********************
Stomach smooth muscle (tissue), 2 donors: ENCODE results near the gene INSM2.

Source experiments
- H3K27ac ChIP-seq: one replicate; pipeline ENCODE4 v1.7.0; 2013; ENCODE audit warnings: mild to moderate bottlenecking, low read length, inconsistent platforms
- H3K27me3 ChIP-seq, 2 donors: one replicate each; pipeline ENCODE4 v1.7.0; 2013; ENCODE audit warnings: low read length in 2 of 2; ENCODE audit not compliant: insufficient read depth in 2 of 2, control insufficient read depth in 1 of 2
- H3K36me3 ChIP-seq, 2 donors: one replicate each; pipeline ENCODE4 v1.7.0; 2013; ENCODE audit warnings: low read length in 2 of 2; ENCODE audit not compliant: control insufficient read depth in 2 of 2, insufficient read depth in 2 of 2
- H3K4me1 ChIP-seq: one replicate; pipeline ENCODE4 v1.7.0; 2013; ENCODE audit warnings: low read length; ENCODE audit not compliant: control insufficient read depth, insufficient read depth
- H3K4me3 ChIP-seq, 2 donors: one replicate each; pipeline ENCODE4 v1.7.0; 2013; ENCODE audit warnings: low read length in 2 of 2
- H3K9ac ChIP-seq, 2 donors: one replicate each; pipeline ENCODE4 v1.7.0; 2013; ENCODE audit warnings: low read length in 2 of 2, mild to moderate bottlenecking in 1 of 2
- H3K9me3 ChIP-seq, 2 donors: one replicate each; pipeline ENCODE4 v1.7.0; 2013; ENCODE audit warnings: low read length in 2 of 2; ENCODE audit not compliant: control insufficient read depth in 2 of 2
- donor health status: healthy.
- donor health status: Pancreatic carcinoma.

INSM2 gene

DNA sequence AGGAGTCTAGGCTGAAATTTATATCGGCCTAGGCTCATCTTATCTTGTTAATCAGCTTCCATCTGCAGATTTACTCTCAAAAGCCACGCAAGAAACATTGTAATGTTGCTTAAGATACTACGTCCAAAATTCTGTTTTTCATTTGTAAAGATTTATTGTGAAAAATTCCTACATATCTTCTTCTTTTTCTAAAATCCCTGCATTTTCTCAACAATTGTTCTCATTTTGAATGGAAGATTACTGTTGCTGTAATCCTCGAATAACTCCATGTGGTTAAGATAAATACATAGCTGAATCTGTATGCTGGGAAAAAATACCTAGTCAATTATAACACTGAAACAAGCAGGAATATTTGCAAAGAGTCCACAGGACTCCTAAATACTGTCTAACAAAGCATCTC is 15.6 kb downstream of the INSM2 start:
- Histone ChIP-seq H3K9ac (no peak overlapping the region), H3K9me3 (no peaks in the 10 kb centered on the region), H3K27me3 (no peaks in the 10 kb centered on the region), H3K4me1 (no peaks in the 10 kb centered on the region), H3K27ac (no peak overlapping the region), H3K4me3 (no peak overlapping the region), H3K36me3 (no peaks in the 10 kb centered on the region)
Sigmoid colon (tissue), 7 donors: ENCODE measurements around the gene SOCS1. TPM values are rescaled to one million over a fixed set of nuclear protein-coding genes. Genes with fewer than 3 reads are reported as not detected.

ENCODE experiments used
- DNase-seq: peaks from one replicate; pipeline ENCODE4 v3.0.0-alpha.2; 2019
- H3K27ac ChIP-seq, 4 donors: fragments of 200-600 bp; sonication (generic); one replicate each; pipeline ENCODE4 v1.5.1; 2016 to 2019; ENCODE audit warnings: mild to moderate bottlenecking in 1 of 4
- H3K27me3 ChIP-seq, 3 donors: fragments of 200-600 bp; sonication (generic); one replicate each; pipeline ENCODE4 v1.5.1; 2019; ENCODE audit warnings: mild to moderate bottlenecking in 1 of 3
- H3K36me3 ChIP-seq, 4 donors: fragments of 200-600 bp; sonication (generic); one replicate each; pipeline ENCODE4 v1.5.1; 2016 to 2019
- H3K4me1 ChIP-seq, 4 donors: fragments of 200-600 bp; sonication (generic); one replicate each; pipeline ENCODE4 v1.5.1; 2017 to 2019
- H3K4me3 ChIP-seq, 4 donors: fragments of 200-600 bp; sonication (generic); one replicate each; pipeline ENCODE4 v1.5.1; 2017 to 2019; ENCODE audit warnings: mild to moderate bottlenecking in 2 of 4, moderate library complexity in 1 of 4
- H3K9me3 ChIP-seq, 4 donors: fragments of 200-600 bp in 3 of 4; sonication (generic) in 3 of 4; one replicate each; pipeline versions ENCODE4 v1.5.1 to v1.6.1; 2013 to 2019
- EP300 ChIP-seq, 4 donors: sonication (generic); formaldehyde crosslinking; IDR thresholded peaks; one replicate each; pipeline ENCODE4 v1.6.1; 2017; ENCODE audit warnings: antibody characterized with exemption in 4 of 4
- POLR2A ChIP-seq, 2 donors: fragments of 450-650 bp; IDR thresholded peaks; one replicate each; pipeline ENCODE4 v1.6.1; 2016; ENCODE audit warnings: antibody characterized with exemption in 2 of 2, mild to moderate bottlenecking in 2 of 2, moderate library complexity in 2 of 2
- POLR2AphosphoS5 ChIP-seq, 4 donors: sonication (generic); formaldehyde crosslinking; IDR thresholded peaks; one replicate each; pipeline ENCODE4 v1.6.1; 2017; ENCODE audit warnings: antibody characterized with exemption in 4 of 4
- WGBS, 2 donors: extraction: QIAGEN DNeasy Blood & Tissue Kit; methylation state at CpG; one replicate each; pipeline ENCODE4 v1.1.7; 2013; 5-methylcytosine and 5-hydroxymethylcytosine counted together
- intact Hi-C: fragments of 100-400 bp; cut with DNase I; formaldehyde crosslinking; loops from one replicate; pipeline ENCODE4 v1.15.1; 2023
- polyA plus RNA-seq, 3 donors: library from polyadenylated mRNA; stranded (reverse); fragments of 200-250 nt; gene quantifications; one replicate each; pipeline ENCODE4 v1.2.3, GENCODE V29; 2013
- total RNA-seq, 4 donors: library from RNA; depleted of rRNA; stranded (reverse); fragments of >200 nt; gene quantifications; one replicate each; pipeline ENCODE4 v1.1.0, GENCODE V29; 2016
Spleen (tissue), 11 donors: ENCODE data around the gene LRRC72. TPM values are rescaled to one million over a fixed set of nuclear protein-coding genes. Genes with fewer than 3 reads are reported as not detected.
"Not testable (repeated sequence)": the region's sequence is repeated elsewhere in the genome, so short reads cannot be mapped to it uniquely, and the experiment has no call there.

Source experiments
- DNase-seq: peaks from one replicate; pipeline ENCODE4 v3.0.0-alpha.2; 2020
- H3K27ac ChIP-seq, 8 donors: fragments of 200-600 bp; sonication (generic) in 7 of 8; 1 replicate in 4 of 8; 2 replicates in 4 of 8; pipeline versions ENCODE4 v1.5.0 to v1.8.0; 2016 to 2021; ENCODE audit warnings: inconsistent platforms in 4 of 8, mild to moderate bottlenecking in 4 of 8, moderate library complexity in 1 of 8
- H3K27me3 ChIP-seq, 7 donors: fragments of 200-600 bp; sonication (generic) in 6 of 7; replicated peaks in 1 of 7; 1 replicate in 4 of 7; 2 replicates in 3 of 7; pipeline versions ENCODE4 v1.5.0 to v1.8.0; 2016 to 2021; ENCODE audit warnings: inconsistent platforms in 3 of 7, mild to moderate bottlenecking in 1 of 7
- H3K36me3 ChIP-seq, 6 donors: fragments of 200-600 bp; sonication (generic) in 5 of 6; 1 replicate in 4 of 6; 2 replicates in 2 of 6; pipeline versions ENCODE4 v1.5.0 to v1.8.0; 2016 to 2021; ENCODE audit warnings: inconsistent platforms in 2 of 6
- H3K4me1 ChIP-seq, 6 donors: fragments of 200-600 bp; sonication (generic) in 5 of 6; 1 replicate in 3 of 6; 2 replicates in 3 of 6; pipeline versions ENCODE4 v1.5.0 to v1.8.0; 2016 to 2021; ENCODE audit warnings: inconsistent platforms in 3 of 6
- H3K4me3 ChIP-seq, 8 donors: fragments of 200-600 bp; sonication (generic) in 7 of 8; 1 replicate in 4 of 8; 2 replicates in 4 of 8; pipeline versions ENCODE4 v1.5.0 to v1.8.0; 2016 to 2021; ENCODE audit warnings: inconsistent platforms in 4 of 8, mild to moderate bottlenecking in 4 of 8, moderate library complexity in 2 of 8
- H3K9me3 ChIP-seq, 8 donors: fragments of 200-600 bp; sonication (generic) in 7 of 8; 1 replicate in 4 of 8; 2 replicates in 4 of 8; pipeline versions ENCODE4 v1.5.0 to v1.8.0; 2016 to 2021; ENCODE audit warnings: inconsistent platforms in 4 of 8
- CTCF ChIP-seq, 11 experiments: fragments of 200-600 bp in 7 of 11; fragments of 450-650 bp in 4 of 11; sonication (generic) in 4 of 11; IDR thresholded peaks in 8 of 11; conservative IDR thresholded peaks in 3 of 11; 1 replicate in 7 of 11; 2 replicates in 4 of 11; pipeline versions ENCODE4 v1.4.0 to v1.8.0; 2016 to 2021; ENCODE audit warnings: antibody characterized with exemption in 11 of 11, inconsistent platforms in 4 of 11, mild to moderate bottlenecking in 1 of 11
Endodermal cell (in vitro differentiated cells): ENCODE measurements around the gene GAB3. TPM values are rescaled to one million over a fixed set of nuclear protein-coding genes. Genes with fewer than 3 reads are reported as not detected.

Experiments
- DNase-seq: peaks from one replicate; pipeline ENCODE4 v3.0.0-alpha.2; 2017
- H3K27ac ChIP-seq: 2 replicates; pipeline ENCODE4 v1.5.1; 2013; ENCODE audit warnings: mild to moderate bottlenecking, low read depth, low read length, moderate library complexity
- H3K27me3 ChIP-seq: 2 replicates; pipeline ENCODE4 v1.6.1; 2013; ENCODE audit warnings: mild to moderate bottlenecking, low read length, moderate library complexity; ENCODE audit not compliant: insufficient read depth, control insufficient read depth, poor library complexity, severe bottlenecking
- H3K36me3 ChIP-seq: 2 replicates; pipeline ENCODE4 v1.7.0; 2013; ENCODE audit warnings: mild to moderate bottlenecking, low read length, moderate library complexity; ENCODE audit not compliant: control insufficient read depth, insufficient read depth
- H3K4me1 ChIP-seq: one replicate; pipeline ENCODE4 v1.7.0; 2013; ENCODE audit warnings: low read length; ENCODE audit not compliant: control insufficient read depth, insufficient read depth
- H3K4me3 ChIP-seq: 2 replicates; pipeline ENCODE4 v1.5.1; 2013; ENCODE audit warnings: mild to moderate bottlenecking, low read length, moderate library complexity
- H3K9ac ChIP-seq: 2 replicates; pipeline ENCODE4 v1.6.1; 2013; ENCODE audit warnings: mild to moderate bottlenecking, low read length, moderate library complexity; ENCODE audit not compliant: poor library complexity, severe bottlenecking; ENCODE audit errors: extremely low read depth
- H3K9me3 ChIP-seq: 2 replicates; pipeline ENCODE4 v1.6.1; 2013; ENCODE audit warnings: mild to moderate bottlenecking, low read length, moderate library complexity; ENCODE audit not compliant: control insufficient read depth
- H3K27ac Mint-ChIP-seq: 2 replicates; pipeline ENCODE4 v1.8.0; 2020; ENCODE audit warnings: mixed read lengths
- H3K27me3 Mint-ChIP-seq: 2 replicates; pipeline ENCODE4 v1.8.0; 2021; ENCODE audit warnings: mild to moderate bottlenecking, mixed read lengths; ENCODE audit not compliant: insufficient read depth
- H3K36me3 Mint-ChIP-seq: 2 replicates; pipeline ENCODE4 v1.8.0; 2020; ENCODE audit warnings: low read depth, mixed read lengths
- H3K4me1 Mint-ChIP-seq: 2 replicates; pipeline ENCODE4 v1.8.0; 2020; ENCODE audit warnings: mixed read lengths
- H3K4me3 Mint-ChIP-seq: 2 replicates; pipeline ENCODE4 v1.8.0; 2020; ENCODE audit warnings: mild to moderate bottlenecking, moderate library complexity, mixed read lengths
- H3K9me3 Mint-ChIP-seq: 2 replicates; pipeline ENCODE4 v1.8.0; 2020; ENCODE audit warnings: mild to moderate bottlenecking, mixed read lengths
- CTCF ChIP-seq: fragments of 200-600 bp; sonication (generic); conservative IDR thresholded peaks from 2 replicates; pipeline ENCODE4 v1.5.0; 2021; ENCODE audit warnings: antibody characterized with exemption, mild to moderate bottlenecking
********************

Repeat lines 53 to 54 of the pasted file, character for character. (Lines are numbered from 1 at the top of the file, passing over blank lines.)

- H3K27me3 Mint-ChIP-seq: 2 replicates; pipeline ENCODE4 v1.8.0; 2021; ENCODE audit warnings: mild to moderate bottlenecking, mixed read lengths; ENCODE audit not compliant: insufficient read depth
- H3K36me3 Mint-ChIP-seq: 2 replicates; pipeline ENCODE4 v1.8.0; 2020; ENCODE audit warnings: low read depth, mixed read lengths